Local Food Supply in a Global Context

Roy H W Johnston

(Paper arising from the Friends World Conference August 2007 in Dublin.)

(comments to rjtechne@iol.ie)


The author outlines some thoughts, mostly relating to development economics, arising from discussions with Friends working in Africa, Asia and Latin America.


The experience of Ireland in the period 1890 to 1914 is perhaps relevant to where there is a dense population of subsistence farmers in a political situation which is in transition from being part of an imperial system. A land reform had taken place, and there were many individual farmers, who had become owners of land, but who lacked capital to develop production, and who were dependent on predatory merchants for the sale of their produce surplus to their subsistence needs. In their capacity as individuals with produce which needed to be sold at a particular time, they had little bargaining power.

In this situation, there emerged a producer co-operative movement, which enabled farmers to organise into groups, and employ a specialist who was in a position to add value to their produce, and market it directly to the main urban market system. The history of this was written up by Patrick Bolger(1)), and is worth study, along with the experience of other countries where this process occurred, much of this being available via the Plunkett Foundation(2)), in Oxford, England.

Possible Development Paths

There are a variety of contrasting development paths for subsistence agricultural producers, depending on the extent to which they organise co-operatively, and on the availability of technology such as to enable produce to be made available to urban markets at high quality throughout the year, using processing, storage, preservation and information technologies. Ideally all these should come under producer co-operative control, and in this case jobs can be generated locally and the need for surplus labour to migrate to the cities is reduced.

In the Irish experience, the co-operative movement was hampered in its development by the environment of the 1914-18 war, the national independence movement 1916-1921, and civil war 1922-23. In the resulting post-war situation it was seriously weakened, by Partition among other factors, and tended to concentrate on the market for milk, leaving the meat, grain, fruit and vegetable markets largely at the mercy of established trade channels. Nor did it make any links with the consumer co-operative market; this in Ireland never achieved any real strength, except to some extent in the North.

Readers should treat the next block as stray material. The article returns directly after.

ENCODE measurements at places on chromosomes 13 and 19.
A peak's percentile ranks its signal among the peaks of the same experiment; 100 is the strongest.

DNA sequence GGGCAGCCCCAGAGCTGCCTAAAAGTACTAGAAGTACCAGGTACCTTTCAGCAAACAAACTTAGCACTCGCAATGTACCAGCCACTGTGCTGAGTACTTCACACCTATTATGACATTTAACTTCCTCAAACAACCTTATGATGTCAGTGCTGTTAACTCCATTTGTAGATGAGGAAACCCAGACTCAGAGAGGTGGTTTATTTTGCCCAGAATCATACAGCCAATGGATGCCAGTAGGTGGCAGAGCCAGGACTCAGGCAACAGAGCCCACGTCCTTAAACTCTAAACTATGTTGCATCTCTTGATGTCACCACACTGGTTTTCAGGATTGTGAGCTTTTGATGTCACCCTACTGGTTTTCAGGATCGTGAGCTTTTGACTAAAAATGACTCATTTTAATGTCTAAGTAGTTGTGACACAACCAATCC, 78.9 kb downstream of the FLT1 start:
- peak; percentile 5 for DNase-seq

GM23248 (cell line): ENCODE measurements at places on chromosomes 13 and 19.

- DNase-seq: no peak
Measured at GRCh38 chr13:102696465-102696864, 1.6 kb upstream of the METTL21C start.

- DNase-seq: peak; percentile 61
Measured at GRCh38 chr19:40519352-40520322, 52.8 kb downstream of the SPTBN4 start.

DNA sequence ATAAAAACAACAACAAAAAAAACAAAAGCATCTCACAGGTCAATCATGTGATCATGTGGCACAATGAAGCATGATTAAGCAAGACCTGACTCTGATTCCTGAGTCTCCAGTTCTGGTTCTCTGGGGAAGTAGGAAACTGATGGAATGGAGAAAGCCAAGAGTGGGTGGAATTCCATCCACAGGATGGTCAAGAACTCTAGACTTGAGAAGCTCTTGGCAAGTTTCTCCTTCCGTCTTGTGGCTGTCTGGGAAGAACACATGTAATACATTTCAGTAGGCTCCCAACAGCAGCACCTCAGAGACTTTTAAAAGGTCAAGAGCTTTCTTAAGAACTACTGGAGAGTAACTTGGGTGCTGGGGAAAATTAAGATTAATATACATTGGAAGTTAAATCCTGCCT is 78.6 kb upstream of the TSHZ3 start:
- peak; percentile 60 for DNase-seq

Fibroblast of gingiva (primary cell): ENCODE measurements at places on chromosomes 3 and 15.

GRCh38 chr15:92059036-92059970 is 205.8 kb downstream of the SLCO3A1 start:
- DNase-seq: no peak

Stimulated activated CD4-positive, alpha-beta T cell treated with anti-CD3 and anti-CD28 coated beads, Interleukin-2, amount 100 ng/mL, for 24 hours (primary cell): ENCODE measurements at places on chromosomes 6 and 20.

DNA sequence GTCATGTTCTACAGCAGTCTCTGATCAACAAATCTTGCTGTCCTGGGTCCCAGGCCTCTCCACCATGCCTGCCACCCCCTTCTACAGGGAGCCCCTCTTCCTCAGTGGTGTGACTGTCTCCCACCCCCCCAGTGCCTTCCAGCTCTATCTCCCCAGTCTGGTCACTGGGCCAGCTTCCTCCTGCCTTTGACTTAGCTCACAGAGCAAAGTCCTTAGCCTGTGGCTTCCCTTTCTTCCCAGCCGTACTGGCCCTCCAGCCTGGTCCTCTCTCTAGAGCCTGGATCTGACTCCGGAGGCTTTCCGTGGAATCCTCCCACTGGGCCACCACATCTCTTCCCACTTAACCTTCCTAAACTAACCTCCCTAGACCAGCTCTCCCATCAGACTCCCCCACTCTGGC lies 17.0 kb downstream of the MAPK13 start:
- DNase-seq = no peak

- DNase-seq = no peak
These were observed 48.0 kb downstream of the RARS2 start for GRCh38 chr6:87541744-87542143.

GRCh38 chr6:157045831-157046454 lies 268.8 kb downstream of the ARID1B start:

The result of this has been the development of a relatively small number of successful specialist commercial dairy farmers, each on a relatively large scale, supplying a handful of successful milk processing co-operatives, some of which have even abandoned the co-operative principle and become privately-owned global businesses.

What might have happened had the co-operative movement encouraged production and marketing of all agricultural produce, and linked with a thriving urban consumer co-operative movement, is a matter for conjecture. There is perhaps an opportunity for activists engaged in enterprise development among subsistence farmers to explore this option, drawing on experience from elsewhere, making use of the Intenet to this end. It is possible that co-operative production of all products, in a managed multi-farm system(3)), would enable more value to be added than where all farmers are competing in an open market. Effective production of livestock, food crops, fodder crops, fibre crops and energy crops depends on managed rotation, and needs to be supported by the recycling of waste products, including urban sewage, if dependence on artificial fertilisers is the be reduced (the latter being highly energy-dependent, and needing to be phased out).

Concluding Remarks

I am not suggesting that the foregoing is a sure-fire recipe for success, but I would be interested in feedback from development workers in various parts of the world who have positive experiences to report. Perhaps these experiences can be made available globally, with the aid of the Internet, and if this begins to happen, perhaps as a result of Quaker initiatives, I would like to be able to facilitate it.

I am also interested to know why the International Co-operative Alliance has so little African support: is it perhaps because the European and US experience is considered irrelevant, or just because it is not known? There is however some evidence of African interest in co-operative organisation, contactable via the International Labour Organisation.

Roy H W Johnston August 19 2007.

Notes and References

1. See my notes on the Bolger book which are accessible from Appendix 4 of my 'Century of Endeavour' book (Tyndall/Lilliput 2006).

2. The Plunkett Foundation web-site is a contact point for accessing European experience of agricultural co-operation. There is perhaps scope for adapting this to the requirements of post-colonial economic development, and the initiative for this should come from local activists.

3. See my Sustainability paper which makes an attempt to develop a development agenda.

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Copyright Dr Roy Johnston 1999